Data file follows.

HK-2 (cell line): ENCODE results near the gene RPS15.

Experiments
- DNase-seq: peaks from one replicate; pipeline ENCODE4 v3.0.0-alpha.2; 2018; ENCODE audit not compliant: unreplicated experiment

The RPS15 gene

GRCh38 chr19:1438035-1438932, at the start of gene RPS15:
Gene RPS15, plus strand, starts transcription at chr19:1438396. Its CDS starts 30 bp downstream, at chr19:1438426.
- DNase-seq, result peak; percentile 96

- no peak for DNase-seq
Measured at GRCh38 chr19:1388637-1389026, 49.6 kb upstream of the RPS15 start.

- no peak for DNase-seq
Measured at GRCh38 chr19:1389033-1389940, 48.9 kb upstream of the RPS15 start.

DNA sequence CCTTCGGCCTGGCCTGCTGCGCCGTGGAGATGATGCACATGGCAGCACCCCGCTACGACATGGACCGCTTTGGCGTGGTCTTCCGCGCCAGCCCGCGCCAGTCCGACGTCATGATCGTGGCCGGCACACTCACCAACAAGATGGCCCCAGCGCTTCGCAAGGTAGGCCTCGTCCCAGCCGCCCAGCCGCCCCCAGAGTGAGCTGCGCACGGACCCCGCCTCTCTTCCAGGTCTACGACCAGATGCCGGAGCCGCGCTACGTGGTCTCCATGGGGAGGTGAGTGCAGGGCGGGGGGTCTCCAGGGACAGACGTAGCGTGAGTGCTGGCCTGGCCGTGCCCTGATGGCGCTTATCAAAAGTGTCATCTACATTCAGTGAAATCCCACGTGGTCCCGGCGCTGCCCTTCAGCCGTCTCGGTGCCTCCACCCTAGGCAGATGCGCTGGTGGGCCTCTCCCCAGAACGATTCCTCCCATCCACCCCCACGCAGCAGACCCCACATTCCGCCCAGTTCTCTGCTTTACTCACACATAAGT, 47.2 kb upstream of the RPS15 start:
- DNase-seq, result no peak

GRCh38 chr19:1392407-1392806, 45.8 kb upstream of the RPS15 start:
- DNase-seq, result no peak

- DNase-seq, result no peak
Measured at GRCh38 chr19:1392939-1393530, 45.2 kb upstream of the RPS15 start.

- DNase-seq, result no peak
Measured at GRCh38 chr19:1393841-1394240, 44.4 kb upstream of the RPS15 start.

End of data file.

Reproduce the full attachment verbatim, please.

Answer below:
HK-2 (cell line): ENCODE results near the gene RPS15.

Experiments
- DNase-seq: peaks from one replicate; pipeline ENCODE4 v3.0.0-alpha.2; 2018; ENCODE audit not compliant: unreplicated experiment

The RPS15 gene

GRCh38 chr19:1438035-1438932, at the start of gene RPS15:
Gene RPS15, plus strand, starts transcription at chr19:1438396. Its CDS starts 30 bp downstream, at chr19:1438426.
- DNase-seq, result peak; percentile 96

- no peak for DNase-seq
Measured at GRCh38 chr19:1388637-1389026, 49.6 kb upstream of the RPS15 start.

- no peak for DNase-seq
Measured at GRCh38 chr19:1389033-1389940, 48.9 kb upstream of the RPS15 start.

DNA sequence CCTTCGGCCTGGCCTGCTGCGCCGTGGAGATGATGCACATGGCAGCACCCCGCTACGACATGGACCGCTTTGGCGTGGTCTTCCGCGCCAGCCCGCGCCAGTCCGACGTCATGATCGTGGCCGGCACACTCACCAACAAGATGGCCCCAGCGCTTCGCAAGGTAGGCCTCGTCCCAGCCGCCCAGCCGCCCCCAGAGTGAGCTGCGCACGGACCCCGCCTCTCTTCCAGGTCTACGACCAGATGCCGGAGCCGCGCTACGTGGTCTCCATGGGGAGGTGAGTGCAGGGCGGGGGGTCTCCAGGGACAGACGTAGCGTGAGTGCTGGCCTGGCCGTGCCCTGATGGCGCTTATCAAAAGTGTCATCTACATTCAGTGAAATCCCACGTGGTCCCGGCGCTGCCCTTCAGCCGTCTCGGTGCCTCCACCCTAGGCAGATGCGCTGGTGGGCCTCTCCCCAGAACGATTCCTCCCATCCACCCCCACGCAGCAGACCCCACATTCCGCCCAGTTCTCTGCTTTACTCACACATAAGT, 47.2 kb upstream of the RPS15 start:
- DNase-seq, result no peak

GRCh38 chr19:1392407-1392806, 45.8 kb upstream of the RPS15 start:
- DNase-seq, result no peak

- DNase-seq, result no peak
Measured at GRCh38 chr19:1392939-1393530, 45.2 kb upstream of the RPS15 start.

- DNase-seq, result no peak
Measured at GRCh38 chr19:1393841-1394240, 44.4 kb upstream of the RPS15 start.